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Elias Nason, McClellan's Own Story: the war for the union, the soldiers who fought it, the civilians who directed it, and his relations to them. 100 2 Browse Search
Rebellion Record: a Diary of American Events: Documents and Narratives, Volume 5. (ed. Frank Moore) 94 0 Browse Search
Rebellion Record: a Diary of American Events: Documents and Narratives, Volume 7. (ed. Frank Moore) 79 1 Browse Search
Rebellion Record: a Diary of American Events: Documents and Narratives, Volume 2. (ed. Frank Moore) 64 4 Browse Search
G. S. Hillard, Life and Campaigns of George B. McClellan, Major-General , U. S. Army 27 1 Browse Search
William F. Fox, Lt. Col. U. S. V., Regimental Losses in the American Civil War, 1861-1865: A Treatise on the extent and nature of the mortuary losses in the Union regiments, with full and exhaustive statistics compiled from the official records on file in the state military bureaus and at Washington 19 1 Browse Search
General James Longstreet, From Manassas to Appomattox 15 1 Browse Search
Maj. Jed. Hotchkiss, Confederate Military History, a library of Confederate States Military History: Volume 3, Virginia (ed. Clement Anselm Evans) 13 1 Browse Search
The Photographic History of The Civil War: in ten volumes, Thousands of Scenes Photographed 1861-65, with Text by many Special Authorities, Volume 1: The Opening Battles. (ed. Francis Trevelyan Miller) 11 1 Browse Search
The Daily Dispatch: December 15, 1862., [Electronic resource] 8 0 Browse Search
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Browsing named entities in Fitzhugh Lee, General Lee. You can also browse the collection for E. D. Keyes or search for E. D. Keyes in all documents.

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Fitzhugh Lee, General Lee, Chapter 7: Atlantic coast defenses.-assigned to duty in Richmond as commander in chief under the direction of the Southern President. (search)
a protection to James River — as well as the moral effect of a retreat which allowed a vast hostile army to knock at the very gates of Richmond, were undesirable. McClellan, with his five corps under Sumner, Franklin, Porter, Heintzelman, and Keyes, slowly followed the Confederate army as it fell back on Richmond. As he arrived in its immediate vicinity he began to deploy his legions, taking care to extend well his right so that it might reach out for McDowell's junction. This officer, wilowly but surely McClellan was diminishing the distance between the lines of his army and the Southern capital, and his big Parrott guns were now nearly in a position to throw shot within the walls of the city. On May 23d the Fourth Corps, under Keyes, crossed the Chickahominy at Bottom's Bridge and took position at a place called Seven Pines, some five miles from the city; the Third Corps, under Heintzelman, followed. The Chickahominy now divided McClellan's army into two parts. Two of his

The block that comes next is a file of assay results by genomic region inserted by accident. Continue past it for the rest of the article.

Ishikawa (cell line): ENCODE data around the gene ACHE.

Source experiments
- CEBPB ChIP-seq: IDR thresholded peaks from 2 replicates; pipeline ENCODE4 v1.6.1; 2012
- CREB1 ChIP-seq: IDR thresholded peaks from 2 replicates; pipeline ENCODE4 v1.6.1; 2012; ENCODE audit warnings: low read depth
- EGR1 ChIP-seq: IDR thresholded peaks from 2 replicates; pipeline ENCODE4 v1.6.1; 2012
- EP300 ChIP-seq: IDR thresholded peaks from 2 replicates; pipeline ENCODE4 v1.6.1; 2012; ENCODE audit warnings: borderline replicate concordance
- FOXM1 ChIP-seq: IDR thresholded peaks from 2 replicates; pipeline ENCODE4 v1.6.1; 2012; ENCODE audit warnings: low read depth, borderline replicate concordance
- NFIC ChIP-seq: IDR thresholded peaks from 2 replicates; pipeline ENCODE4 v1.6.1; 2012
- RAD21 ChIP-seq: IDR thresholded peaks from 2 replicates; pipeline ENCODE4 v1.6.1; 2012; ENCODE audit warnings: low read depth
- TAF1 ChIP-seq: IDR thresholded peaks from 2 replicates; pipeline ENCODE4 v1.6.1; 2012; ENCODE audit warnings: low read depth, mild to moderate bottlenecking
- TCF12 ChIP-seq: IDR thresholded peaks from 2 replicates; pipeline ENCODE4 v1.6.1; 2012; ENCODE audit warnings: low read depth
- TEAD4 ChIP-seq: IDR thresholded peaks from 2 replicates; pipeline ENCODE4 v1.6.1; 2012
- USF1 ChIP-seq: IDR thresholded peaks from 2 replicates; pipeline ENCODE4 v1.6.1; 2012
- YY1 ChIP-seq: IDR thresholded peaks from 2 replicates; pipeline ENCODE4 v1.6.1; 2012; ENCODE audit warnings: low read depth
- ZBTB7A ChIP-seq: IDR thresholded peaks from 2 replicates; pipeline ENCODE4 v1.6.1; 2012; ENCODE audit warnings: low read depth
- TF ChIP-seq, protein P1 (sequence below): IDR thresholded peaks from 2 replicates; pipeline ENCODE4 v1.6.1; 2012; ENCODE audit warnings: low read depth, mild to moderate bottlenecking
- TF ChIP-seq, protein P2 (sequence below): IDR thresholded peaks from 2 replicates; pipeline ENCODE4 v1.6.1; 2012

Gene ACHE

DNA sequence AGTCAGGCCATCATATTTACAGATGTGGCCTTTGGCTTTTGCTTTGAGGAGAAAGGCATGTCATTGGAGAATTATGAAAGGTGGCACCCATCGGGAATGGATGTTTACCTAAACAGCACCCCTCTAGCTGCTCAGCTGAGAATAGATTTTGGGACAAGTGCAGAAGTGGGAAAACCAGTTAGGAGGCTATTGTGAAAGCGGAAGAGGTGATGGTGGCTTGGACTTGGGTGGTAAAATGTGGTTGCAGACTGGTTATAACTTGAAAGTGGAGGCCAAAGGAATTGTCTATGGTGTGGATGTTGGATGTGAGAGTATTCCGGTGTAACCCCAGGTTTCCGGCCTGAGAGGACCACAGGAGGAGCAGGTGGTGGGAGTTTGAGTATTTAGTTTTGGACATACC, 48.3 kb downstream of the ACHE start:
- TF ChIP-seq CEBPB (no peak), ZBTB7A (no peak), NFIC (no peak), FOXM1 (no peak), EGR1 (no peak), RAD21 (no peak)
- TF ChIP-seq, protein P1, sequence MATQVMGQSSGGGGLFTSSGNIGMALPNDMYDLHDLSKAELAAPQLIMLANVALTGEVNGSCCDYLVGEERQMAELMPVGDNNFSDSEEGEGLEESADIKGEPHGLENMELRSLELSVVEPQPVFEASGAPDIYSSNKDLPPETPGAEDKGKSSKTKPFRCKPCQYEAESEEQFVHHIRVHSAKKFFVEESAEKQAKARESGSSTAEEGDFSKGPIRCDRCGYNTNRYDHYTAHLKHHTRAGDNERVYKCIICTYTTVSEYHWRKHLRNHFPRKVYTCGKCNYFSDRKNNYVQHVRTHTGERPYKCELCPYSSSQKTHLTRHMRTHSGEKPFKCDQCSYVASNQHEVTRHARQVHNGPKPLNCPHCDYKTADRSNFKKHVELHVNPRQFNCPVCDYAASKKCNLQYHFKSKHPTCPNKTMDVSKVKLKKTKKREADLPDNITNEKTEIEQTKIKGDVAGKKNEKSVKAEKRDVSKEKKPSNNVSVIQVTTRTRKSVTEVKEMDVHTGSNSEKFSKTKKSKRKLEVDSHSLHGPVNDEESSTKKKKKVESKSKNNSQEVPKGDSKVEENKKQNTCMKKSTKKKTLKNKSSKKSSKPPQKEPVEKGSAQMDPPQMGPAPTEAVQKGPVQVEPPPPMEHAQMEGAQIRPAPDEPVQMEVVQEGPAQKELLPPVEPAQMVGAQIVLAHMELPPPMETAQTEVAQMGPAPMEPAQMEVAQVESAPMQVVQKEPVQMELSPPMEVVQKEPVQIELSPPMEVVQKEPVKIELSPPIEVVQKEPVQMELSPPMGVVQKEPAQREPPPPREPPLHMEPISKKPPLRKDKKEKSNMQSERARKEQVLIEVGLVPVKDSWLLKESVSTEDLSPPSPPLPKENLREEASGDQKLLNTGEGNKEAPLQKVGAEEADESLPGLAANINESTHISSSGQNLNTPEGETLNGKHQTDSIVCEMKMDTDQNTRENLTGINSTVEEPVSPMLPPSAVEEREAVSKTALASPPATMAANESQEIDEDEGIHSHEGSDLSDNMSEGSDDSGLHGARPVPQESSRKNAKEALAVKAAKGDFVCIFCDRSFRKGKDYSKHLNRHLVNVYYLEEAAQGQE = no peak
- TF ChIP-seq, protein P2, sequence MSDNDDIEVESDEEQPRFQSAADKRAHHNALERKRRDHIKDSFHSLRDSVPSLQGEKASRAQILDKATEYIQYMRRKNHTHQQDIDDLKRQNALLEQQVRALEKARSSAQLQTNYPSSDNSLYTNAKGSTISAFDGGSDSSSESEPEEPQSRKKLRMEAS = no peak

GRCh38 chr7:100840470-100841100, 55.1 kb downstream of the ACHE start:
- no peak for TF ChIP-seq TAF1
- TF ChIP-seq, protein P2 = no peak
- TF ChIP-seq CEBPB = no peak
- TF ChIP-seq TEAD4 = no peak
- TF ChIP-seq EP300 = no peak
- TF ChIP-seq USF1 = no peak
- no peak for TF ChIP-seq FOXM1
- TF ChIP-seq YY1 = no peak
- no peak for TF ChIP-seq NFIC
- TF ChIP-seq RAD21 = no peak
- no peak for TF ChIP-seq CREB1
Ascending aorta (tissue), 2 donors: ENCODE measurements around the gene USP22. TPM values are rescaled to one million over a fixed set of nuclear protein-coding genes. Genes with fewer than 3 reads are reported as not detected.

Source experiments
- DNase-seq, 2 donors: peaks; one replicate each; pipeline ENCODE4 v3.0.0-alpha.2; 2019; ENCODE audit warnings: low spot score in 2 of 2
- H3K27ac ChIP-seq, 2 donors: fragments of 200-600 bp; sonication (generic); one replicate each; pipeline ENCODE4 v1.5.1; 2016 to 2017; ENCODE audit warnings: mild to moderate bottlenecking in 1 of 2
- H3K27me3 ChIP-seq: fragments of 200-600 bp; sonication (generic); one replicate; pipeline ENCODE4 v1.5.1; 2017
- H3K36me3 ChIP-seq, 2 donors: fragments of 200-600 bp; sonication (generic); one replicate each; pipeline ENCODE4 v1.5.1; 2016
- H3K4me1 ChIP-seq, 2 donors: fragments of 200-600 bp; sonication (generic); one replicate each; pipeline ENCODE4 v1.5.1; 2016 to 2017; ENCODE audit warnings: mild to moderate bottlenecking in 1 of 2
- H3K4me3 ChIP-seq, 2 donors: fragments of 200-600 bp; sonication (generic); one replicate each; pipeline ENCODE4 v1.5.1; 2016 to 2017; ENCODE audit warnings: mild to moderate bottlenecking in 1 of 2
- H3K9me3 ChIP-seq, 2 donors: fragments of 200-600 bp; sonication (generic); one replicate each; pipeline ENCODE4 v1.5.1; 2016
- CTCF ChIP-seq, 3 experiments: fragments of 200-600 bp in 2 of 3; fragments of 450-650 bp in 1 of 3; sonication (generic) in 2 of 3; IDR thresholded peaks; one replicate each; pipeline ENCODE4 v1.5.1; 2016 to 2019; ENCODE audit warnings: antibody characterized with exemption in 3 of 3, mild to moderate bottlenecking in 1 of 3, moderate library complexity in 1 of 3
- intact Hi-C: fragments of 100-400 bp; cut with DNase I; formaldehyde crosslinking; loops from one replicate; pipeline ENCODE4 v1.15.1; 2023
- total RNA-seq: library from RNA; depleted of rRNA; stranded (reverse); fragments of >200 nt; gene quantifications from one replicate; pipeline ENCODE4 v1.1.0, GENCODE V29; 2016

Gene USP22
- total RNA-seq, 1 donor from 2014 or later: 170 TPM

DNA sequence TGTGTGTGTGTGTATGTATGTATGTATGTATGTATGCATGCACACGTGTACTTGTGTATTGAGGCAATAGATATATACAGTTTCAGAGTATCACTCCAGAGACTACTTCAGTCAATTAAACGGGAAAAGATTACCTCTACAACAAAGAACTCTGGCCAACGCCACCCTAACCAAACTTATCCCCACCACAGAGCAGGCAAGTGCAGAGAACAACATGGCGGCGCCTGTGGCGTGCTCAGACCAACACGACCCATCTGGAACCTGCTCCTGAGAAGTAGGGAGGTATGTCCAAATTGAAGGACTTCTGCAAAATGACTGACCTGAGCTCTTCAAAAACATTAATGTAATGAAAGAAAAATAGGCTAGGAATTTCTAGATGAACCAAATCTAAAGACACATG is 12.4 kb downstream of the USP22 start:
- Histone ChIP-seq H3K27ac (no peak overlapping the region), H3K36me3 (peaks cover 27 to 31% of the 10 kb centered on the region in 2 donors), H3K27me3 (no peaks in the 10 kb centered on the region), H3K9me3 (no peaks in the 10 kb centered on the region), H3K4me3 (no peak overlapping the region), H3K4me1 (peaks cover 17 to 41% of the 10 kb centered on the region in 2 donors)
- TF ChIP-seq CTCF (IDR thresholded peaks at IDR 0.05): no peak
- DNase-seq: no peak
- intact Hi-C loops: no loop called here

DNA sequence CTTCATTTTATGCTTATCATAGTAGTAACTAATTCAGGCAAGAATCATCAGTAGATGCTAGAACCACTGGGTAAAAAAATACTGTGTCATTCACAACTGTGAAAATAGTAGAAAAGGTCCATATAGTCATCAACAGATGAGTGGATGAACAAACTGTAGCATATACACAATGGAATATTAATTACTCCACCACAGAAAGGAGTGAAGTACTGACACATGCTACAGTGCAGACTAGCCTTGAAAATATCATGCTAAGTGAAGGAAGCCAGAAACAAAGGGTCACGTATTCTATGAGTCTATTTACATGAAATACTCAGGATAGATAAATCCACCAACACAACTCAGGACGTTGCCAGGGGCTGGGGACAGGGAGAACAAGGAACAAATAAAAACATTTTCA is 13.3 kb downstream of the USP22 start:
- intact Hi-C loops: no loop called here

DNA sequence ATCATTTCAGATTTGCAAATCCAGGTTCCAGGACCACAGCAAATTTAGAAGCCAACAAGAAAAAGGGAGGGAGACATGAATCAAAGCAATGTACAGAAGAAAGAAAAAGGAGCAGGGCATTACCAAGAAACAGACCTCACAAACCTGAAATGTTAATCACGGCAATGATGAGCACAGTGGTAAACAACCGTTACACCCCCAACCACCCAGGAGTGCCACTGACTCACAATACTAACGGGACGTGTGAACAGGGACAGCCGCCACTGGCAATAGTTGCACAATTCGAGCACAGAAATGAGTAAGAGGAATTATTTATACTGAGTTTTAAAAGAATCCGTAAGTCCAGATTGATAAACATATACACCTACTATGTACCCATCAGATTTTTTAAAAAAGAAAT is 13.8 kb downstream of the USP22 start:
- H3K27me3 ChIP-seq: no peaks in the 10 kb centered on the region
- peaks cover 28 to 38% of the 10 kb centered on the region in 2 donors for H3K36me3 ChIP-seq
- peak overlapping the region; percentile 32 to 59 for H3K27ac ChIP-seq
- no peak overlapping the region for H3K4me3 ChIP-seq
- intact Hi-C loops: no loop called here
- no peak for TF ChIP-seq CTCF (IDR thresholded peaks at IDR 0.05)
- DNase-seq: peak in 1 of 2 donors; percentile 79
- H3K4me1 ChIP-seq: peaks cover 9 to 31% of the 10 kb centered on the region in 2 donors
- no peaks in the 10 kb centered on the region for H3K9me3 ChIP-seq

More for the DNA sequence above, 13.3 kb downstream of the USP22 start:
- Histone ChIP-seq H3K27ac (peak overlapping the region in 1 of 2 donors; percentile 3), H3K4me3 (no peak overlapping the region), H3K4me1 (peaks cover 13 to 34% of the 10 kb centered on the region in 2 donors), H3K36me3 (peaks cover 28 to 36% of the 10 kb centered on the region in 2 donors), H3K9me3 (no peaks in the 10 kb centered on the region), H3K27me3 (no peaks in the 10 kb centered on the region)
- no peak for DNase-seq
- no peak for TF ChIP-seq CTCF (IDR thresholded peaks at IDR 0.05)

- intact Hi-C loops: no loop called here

Fitzhugh Lee, General Lee, Chapter 8: commands the army defending Richmond, and seven days battles. (search)
use of History. The next move on the military chessboard absorbed his immediate attention. The strongly constructed battle lines of his powerful enemy were uncomfortably close. McClellan had already commenced to strengthen his front at Seven Pines. Franklin's corps was brought from the north to the south side of the Chickahominy and posted on the right of that portion of his line. On the left was Sumner, and to his left Heintzelman extended as far as the White Oak swamp. In their rear Keyes was in reserve. On the north or left bank of the Chickahominy Fitz John Porter's corps was still stationed, near Gaines Mill, with McCall's division of Pennsylvania reserves at Mechanicsville and on Beaver Dam Creek-eleven divisions in all. Richmond, Mc-Clellan's coveted prize, was but five miles away. To reach it he had to pass over the lines of the Army of Northern Virginia. These lines were held by five divisions-A. P. Hill's on the left: at Meadow Bridge, Huger's and Magruder's next,
Fitzhugh Lee, General Lee, Index. (search)
promoted, 133; wounded, 149; praised, 369; to oppose Sherman, 372; letter to Mrs. Lee, 416. Johnston, Peter, mentioned, 9. Jones, General J. R., wounded, 212- 214. Jones, General W. E., mentioned, 219, 224, 241. Kautz's cavalry expedition, 364. Kearney, General, Philip, 34, 196. Kelly's Ford, 187. Kelton, General, 197. Keith, Rev., John, 26. Kemper, General, wounded at Gettysburg, 296. Kershaw's division in the Valley, 353- Kershaw, General, captured, 385. Keyes, General E. D., 140, 145. Kilpatrick's cavalry, 266, 270, 315; raid on Richmond, 323. King's division, 191, 192, 193. Kossuth, General, Louis, 423. Lacy House, 229. Lacy, Rev. Dr. B. T., 246. Lafayette, Marquis, 10. La Haye, Sainte, 420. Last cavalry engagement, 393. Latane, Captain, killed, 153. Lawton, General, 130. League of Gileadites, 75. Ledlie, General, 357, 358, 359- Lee, Algernon Sydney, 17. Lee, Anne Hill, 20. Lee, Annie, mentioned, 217, 235. Lee, Cassius F.,